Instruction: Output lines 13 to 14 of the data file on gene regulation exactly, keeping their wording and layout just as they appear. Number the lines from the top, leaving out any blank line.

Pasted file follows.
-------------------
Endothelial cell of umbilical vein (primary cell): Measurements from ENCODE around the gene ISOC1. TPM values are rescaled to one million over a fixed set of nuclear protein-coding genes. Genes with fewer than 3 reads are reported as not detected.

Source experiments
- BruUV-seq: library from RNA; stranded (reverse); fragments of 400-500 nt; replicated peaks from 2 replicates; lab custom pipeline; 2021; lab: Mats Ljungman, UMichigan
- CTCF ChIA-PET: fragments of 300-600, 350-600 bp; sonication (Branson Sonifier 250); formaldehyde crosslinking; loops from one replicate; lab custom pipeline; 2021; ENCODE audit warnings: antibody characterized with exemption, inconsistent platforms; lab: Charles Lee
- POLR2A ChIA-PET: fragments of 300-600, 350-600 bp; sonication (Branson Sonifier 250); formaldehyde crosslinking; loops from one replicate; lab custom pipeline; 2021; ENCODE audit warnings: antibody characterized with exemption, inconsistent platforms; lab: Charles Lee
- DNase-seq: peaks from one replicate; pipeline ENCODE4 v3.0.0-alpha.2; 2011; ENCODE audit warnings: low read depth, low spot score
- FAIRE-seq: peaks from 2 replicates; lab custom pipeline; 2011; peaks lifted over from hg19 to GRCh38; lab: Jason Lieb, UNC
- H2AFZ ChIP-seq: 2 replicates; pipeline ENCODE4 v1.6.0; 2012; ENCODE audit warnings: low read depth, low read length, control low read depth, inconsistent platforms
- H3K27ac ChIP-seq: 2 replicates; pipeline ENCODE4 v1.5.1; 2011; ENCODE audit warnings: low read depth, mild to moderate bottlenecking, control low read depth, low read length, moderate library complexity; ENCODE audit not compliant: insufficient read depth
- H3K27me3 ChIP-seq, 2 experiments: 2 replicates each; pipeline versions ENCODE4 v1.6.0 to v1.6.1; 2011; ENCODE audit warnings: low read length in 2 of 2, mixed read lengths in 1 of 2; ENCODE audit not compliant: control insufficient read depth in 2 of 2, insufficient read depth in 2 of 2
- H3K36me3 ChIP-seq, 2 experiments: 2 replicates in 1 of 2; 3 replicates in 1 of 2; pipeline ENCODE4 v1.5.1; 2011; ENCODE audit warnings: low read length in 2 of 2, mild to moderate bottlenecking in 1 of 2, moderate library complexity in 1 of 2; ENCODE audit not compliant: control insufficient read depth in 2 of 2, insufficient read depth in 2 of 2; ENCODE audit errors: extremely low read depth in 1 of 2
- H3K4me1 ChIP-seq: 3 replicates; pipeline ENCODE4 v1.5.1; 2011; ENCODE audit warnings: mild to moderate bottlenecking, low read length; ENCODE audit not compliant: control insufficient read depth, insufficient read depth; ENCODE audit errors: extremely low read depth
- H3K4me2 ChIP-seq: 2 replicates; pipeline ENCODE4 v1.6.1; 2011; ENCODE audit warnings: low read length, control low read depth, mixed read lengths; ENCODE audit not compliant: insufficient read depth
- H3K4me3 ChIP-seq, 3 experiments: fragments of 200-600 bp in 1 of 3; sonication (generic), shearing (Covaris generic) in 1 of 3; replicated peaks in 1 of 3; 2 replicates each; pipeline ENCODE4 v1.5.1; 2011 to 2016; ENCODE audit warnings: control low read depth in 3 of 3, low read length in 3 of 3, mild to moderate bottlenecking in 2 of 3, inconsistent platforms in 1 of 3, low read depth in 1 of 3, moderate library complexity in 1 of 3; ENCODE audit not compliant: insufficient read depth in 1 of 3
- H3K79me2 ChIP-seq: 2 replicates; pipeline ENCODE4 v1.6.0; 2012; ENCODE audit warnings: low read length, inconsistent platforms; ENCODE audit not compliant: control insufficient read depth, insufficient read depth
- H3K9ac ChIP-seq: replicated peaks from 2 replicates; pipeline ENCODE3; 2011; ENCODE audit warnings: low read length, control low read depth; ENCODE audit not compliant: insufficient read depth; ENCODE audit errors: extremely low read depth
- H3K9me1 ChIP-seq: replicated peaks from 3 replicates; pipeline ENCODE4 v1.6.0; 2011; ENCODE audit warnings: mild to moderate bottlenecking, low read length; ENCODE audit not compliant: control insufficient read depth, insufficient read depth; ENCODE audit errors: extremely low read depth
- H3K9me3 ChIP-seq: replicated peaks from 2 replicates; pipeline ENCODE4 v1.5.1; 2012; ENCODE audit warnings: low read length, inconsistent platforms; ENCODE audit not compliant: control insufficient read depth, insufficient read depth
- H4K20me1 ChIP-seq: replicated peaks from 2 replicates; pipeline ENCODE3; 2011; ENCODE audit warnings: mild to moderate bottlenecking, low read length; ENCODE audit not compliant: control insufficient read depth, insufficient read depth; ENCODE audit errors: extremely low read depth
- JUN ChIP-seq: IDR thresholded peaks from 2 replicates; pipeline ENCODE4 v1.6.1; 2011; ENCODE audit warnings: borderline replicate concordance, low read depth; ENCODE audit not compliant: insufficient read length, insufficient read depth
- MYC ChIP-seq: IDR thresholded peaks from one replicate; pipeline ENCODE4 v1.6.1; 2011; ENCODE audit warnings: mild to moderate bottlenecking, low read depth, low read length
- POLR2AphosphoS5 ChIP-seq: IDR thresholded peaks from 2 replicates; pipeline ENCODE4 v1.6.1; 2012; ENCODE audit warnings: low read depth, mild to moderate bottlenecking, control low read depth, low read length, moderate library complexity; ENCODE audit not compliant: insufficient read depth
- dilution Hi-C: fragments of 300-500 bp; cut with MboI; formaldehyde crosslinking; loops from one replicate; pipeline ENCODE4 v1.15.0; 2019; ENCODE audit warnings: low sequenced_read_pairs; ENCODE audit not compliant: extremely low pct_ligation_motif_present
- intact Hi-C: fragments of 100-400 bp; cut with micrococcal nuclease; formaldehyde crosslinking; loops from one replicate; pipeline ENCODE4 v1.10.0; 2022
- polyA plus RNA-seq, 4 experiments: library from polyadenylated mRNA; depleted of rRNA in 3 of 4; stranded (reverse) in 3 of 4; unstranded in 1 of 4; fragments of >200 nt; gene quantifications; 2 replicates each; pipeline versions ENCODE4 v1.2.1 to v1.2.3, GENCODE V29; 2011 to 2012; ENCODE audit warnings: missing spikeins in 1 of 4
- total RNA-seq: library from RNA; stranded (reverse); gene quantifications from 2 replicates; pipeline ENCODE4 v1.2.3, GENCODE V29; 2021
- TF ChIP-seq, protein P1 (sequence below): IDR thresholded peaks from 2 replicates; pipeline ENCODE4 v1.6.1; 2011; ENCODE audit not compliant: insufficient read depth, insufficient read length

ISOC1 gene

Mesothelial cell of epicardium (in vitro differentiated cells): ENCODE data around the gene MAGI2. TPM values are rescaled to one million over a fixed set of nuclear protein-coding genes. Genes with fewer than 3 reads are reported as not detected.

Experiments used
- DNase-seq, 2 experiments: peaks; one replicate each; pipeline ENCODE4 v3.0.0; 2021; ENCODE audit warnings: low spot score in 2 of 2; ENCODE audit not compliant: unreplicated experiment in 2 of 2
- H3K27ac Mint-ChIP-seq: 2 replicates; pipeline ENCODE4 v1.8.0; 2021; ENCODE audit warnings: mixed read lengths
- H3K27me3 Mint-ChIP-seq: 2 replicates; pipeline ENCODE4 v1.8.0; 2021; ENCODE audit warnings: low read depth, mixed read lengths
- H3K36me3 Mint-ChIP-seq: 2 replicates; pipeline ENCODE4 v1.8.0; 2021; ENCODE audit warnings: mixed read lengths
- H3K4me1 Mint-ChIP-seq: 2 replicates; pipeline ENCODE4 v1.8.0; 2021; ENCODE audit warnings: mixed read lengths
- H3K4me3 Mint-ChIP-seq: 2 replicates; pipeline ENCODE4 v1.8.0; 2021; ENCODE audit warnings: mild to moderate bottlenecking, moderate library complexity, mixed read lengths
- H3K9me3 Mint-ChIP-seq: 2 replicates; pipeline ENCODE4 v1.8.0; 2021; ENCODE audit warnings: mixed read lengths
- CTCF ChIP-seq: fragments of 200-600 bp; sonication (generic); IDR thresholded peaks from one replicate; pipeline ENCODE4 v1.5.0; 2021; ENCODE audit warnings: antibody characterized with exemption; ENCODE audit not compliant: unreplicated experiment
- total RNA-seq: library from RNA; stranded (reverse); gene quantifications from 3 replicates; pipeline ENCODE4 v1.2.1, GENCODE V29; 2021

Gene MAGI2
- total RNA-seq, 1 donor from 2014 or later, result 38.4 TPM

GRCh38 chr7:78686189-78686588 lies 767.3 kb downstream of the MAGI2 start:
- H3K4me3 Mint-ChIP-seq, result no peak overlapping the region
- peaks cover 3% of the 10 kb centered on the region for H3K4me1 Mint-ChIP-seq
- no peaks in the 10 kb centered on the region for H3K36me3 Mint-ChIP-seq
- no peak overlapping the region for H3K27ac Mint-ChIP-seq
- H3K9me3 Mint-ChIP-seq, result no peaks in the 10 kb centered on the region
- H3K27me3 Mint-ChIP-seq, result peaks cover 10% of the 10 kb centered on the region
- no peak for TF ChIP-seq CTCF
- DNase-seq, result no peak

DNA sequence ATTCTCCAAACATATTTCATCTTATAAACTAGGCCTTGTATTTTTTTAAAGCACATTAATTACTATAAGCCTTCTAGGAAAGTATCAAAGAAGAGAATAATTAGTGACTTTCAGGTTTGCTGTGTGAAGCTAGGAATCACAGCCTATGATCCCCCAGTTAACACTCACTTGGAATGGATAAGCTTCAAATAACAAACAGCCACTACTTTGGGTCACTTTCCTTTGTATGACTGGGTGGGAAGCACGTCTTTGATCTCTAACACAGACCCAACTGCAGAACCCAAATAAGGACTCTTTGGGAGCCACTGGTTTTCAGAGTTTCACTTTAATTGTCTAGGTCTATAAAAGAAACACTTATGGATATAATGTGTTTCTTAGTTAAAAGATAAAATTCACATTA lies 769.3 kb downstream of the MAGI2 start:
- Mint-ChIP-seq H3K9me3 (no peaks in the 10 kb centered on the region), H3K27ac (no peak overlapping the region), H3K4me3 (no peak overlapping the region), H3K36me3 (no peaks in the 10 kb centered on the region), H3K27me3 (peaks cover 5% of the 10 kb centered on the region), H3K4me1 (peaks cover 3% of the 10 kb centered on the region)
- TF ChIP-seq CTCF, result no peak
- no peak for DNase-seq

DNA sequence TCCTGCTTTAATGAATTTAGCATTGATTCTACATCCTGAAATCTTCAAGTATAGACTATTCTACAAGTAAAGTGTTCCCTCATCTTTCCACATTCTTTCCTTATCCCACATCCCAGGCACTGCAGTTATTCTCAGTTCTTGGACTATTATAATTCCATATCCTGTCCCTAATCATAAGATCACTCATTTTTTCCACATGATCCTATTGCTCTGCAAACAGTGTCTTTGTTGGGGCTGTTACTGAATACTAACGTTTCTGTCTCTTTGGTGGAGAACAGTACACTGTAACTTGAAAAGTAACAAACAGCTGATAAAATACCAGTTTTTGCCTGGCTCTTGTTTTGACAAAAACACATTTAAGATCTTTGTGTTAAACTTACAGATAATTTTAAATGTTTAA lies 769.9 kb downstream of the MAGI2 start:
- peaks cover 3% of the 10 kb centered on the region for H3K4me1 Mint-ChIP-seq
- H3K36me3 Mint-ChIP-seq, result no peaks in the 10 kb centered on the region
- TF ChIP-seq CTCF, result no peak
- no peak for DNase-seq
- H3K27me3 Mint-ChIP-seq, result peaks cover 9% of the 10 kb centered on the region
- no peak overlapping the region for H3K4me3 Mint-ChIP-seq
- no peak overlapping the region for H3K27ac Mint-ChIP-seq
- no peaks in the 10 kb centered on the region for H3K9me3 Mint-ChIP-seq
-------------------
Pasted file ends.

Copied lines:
- H3K4me2 ChIP-seq: 2 replicates; pipeline ENCODE4 v1.6.1; 2011; ENCODE audit warnings: low read length, control low read depth, mixed read lengths; ENCODE audit not compliant: insufficient read depth
- H3K4me3 ChIP-seq, 3 experiments: fragments of 200-600 bp in 1 of 3; sonication (generic), shearing (Covaris generic) in 1 of 3; replicated peaks in 1 of 3; 2 replicates each; pipeline ENCODE4 v1.5.1; 2011 to 2016; ENCODE audit warnings: control low read depth in 3 of 3, low read length in 3 of 3, mild to moderate bottlenecking in 2 of 3, inconsistent platforms in 1 of 3, low read depth in 1 of 3, moderate library complexity in 1 of 3; ENCODE audit not compliant: insufficient read depth in 1 of 3